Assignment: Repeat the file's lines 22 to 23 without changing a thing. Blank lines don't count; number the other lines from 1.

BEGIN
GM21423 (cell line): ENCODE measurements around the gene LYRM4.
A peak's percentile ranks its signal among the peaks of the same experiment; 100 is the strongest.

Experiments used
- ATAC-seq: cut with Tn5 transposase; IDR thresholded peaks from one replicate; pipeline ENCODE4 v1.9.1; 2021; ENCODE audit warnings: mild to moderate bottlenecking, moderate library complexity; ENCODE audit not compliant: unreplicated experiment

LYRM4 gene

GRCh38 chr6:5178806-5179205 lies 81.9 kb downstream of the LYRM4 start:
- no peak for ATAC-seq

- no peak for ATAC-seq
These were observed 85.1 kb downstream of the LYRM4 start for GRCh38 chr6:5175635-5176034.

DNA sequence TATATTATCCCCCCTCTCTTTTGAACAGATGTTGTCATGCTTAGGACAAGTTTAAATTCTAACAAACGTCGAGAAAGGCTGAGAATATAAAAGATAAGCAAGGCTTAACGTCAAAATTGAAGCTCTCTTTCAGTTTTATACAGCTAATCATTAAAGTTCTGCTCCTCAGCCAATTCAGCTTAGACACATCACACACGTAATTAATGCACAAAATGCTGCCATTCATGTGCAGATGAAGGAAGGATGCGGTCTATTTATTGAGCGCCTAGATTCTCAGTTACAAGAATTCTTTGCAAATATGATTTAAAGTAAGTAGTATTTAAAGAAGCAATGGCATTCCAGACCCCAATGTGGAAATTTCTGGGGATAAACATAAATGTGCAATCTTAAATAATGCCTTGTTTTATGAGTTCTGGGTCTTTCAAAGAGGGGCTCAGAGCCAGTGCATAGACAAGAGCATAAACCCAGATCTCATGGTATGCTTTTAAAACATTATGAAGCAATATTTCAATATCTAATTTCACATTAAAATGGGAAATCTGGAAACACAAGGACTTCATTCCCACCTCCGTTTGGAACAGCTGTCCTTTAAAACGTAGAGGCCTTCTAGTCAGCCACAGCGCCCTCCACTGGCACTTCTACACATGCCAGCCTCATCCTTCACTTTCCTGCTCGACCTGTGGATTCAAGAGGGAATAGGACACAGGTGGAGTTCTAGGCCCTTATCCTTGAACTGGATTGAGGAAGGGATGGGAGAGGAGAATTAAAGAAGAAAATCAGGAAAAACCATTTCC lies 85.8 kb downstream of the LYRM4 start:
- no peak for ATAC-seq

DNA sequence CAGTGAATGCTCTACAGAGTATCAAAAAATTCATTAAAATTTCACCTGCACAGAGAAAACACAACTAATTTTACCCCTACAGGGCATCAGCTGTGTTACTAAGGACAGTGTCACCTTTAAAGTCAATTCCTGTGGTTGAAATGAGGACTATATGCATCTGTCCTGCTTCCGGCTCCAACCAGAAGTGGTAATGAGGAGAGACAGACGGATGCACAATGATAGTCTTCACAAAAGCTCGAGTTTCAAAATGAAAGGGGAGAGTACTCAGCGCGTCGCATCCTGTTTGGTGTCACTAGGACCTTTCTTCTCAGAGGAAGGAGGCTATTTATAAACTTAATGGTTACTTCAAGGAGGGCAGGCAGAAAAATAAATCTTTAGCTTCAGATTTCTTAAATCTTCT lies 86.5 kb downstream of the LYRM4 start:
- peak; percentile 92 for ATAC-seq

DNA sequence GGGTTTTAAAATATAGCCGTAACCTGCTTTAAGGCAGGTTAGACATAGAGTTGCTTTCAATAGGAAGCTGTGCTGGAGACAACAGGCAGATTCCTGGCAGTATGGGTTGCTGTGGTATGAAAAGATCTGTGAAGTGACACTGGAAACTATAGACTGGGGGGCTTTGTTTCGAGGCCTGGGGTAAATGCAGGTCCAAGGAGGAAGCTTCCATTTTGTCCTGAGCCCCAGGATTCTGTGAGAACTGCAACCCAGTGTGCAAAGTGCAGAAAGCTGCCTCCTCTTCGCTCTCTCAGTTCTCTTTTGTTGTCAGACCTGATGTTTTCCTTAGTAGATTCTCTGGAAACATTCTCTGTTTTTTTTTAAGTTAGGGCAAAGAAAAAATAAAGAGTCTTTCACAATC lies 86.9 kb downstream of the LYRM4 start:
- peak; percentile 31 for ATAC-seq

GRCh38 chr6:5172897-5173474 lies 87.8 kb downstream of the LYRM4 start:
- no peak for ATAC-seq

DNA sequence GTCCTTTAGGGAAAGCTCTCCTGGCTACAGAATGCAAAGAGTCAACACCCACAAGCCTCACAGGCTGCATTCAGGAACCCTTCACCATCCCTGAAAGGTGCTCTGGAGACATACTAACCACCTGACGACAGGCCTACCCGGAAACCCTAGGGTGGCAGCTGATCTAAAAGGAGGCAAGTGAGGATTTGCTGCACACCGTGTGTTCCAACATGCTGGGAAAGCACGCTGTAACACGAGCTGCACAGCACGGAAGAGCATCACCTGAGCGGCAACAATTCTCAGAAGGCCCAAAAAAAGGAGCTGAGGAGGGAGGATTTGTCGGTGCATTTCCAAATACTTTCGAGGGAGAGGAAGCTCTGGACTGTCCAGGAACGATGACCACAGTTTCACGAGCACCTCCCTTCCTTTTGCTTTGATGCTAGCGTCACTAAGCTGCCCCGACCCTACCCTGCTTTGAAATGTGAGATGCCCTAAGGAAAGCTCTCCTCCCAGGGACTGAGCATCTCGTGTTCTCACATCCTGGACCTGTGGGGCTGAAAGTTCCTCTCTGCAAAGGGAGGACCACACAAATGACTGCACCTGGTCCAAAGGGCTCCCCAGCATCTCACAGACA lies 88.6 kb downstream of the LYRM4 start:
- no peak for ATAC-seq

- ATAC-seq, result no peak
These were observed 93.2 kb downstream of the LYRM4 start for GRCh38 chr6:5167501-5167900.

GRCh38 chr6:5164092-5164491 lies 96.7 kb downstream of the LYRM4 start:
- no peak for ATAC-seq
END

GRCh38 chr6:5164092-5164491 lies 96.7 kb downstream of the LYRM4 start:
- no peak for ATAC-seq